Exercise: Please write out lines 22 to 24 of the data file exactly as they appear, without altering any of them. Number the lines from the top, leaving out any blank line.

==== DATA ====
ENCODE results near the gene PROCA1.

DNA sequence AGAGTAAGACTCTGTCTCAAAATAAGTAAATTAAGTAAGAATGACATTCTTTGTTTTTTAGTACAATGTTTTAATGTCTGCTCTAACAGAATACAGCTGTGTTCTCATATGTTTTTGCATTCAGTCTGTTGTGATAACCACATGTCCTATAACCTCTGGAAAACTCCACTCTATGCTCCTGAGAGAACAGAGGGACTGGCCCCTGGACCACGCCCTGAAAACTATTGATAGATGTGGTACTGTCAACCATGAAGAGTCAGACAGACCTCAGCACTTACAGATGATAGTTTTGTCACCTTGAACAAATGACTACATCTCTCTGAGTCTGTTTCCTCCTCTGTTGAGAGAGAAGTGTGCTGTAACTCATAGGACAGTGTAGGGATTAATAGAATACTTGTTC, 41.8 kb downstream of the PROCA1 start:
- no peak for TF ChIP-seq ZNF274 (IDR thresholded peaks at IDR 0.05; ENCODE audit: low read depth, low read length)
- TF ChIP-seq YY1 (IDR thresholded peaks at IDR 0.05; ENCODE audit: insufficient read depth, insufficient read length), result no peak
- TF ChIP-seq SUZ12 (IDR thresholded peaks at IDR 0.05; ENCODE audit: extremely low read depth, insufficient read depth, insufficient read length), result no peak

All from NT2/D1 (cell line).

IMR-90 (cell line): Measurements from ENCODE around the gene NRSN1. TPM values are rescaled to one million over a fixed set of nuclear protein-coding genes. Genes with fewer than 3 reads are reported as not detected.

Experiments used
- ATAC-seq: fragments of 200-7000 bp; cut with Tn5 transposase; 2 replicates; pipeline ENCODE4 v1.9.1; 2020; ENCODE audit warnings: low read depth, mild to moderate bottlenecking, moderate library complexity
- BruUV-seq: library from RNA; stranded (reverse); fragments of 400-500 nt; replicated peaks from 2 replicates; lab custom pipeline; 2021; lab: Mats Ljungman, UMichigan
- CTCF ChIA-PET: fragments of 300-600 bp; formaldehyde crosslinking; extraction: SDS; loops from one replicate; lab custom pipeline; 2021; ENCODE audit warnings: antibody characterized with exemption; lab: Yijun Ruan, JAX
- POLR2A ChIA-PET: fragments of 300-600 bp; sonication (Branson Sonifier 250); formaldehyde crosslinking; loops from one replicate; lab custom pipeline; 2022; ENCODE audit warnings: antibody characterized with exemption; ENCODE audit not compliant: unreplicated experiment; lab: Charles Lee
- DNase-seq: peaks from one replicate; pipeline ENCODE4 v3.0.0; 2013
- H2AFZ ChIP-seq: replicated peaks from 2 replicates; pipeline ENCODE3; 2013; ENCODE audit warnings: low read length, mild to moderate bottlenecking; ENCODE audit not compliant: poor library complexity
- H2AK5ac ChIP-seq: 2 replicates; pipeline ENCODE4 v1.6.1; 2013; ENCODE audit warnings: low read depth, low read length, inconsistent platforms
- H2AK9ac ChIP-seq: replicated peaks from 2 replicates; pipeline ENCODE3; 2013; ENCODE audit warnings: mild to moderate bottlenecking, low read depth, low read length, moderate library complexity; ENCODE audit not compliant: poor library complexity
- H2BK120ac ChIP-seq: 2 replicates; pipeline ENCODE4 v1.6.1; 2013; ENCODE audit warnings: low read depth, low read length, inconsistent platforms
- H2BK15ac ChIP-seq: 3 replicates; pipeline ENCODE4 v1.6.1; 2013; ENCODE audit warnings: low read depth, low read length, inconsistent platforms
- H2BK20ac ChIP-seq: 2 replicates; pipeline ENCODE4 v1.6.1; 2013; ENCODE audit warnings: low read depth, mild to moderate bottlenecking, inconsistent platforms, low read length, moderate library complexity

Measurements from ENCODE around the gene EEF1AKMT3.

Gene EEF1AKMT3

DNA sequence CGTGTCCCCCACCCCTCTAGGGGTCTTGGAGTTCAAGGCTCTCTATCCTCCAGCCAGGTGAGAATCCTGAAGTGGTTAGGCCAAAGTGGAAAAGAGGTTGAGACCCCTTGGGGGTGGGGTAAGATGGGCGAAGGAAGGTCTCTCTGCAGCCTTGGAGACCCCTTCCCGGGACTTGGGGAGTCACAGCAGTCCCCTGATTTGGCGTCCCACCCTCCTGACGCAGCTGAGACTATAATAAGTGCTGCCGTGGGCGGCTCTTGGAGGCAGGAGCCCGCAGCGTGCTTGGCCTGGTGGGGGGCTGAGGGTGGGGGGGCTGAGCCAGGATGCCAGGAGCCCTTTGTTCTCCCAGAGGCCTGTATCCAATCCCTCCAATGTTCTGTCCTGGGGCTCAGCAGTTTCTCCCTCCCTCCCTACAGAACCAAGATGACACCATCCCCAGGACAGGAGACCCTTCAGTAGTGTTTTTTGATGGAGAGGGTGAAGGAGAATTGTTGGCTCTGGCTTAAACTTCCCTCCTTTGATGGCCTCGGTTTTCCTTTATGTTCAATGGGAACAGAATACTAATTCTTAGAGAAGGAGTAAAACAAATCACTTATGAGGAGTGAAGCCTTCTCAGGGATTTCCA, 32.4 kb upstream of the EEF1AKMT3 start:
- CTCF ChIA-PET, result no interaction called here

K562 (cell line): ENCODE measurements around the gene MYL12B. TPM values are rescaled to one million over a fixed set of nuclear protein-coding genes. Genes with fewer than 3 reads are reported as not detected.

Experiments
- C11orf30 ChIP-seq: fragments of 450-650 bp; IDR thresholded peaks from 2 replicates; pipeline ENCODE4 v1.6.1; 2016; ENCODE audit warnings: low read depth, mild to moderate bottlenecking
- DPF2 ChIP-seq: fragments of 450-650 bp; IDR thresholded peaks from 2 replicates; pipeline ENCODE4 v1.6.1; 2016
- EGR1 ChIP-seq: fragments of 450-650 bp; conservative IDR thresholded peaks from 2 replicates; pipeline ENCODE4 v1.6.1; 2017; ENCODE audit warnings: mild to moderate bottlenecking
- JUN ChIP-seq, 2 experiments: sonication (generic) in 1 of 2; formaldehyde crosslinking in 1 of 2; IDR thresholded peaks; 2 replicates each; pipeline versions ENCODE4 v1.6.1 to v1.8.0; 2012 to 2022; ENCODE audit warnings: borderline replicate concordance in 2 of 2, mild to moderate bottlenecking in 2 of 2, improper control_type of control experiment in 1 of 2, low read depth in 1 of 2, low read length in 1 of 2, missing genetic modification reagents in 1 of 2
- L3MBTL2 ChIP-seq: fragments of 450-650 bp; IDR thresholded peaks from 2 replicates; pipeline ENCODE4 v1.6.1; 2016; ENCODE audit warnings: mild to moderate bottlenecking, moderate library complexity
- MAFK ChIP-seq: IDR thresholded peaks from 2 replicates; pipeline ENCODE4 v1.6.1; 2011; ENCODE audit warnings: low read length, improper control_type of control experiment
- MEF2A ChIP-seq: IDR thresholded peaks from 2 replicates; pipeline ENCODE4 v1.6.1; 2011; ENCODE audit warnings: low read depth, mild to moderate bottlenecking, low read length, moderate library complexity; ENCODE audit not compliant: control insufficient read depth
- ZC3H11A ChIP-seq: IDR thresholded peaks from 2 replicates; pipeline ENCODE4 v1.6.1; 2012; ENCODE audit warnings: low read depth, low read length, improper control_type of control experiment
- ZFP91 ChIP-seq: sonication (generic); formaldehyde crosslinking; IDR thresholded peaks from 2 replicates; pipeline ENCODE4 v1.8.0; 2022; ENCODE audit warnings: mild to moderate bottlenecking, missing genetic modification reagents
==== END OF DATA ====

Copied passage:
DNA sequence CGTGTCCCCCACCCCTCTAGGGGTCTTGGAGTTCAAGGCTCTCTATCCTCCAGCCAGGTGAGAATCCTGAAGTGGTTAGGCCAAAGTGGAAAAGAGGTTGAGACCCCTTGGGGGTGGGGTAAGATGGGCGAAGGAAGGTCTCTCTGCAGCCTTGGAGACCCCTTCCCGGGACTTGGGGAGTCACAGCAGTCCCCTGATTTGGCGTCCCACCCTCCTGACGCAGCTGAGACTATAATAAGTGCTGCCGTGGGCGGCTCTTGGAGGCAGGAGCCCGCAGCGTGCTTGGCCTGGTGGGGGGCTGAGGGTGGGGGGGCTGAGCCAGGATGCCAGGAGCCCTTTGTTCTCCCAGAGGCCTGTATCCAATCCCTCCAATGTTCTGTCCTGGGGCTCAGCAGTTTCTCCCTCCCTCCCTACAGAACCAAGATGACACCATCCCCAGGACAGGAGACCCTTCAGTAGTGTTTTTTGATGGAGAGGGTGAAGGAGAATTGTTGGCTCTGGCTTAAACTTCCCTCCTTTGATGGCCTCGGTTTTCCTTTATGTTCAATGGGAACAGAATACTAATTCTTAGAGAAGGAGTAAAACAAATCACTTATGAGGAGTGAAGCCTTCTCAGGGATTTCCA, 32.4 kb upstream of the EEF1AKMT3 start:
- CTCF ChIA-PET, result no interaction called here

K562 (cell line): ENCODE measurements around the gene MYL12B. TPM values are rescaled to one million over a fixed set of nuclear protein-coding genes. Genes with fewer than 3 reads are reported as not detected.